James Barnett:
Yeah. No, great question. By the time I got there again, a couple weeks or a few weeks into the war, in some ways there was kind of already an infrastructure in place for journalists, humanitarians coming in. So, I mean, the simple answer is, I think all of the journalists, pretty much all the foreign journalists in Ukraine, not all of them, but most of them, and certainly myself included, are deeply indebted to Ukrainian colleagues. We'd call them fixers or drivers or translators.

But I mean, there's a whole kind of number of Ukrainians from various professions. A lot of the colleagues that I worked with hadn't necessarily been journalists, but had worked in media or something like that. And because they already had contacts with international journalists or had worked with international film crews, for example, they kind of made the transition almost overnight, to working with news crews and journalists coming in.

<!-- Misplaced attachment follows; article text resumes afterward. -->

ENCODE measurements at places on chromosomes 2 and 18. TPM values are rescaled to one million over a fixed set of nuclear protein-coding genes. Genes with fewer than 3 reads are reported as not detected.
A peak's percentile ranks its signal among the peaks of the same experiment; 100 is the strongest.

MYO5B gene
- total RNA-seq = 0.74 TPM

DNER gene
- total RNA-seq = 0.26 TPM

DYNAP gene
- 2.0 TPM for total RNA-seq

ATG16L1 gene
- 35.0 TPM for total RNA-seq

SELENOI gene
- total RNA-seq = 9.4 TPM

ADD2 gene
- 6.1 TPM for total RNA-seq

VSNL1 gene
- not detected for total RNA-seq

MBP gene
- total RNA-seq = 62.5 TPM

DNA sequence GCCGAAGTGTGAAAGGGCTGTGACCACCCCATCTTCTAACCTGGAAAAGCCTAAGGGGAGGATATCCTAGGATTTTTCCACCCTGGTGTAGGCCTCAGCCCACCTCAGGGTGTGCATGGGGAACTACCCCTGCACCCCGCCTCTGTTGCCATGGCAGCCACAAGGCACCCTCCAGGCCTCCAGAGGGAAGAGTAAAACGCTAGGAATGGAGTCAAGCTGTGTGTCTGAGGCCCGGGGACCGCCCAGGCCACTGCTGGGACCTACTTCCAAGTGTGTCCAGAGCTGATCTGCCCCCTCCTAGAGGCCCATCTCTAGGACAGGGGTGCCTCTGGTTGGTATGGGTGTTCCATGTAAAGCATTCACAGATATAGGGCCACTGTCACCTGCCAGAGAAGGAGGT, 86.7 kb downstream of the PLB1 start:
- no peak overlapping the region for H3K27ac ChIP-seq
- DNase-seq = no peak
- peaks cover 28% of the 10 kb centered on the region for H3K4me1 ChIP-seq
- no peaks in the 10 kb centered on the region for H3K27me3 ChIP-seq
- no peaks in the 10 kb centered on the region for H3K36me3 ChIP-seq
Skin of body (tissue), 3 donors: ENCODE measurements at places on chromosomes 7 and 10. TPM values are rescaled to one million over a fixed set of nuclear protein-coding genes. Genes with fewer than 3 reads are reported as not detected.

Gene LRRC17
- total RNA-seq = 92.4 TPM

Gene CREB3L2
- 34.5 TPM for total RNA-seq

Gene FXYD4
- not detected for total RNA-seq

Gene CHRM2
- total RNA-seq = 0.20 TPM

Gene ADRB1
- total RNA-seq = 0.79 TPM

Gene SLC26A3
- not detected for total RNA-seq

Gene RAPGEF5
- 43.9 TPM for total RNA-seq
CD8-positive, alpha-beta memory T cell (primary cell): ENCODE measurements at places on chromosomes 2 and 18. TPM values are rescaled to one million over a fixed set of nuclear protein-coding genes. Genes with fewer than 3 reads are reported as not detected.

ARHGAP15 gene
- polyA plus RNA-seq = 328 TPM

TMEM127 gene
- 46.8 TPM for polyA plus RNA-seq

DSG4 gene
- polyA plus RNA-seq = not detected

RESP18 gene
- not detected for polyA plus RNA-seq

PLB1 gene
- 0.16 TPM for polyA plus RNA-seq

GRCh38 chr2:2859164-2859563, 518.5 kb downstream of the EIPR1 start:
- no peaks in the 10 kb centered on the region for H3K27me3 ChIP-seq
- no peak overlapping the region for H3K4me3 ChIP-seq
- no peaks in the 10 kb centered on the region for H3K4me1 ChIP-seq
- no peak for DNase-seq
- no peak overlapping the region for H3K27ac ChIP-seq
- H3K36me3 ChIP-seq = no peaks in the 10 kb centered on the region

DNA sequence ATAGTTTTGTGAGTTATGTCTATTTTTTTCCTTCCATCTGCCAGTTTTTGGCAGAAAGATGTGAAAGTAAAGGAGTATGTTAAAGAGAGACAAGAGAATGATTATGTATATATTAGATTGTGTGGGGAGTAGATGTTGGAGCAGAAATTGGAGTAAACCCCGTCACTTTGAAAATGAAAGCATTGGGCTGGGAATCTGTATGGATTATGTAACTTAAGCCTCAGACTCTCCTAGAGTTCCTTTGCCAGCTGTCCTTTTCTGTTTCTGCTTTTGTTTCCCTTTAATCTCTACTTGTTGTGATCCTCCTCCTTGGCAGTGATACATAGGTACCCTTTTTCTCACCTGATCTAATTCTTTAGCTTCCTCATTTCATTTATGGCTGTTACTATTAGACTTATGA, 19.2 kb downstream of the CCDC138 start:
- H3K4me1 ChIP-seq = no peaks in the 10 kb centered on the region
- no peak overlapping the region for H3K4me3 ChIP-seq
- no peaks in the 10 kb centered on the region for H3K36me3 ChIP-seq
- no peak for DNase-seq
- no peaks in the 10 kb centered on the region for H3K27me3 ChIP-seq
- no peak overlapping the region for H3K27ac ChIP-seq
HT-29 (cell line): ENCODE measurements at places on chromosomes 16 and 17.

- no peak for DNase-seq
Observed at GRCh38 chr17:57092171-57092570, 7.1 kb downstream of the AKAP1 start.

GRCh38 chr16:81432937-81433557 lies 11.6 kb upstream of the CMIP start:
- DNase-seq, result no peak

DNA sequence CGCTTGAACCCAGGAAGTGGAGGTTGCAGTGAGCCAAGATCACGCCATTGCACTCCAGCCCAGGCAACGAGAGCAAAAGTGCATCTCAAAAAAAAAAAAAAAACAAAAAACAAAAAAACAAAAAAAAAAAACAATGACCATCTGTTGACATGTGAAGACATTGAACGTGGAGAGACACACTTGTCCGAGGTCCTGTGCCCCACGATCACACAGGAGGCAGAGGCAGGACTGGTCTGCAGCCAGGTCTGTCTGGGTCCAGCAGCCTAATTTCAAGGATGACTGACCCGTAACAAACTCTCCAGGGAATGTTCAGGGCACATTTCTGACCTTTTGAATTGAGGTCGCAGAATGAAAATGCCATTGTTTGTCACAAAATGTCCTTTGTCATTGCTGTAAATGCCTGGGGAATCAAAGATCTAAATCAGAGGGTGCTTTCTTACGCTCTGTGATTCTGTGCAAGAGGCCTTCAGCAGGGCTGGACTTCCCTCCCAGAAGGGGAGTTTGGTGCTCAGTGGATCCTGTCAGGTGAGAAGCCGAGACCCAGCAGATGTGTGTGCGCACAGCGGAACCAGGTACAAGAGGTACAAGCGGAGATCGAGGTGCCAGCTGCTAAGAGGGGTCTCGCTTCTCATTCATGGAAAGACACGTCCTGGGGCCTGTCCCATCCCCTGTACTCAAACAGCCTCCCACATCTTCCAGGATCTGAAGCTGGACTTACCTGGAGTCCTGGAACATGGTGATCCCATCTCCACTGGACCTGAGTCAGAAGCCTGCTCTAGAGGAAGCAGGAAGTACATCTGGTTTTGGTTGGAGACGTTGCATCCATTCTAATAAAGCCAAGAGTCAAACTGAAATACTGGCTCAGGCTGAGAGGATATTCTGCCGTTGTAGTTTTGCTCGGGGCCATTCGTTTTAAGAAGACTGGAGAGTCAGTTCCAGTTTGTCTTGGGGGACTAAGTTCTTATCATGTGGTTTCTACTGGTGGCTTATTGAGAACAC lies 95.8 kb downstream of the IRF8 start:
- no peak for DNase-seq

And so they're, I mean, truly invaluable, especially if you're kind of a doofus like me who doesn't even speak the local language, or more than a few phrases. I was able to go it by sometimes. Most days I was there, I didn't have a local translator. I was just kind of getting by on my own. But certainly for some of the more sensitive travel or meetings, for example, with government officials who don't speak English, then you work with a local translator. And I have nothing but praise for all the Ukrainian colleagues I worked with. They were really, really professional, really impressive, very smart. I think it's kind of, and this is a broader, I guess, reflection on Ukrainian society, but the vast majority of people I talked to did not expect, on February 23rd, that there would be a war. I think people really were in disbelief those first few days, that this had actually happened. This isn't supposed to happen, right? This is the stuff we read about in school, in textbooks, or heard our grandparents talk about.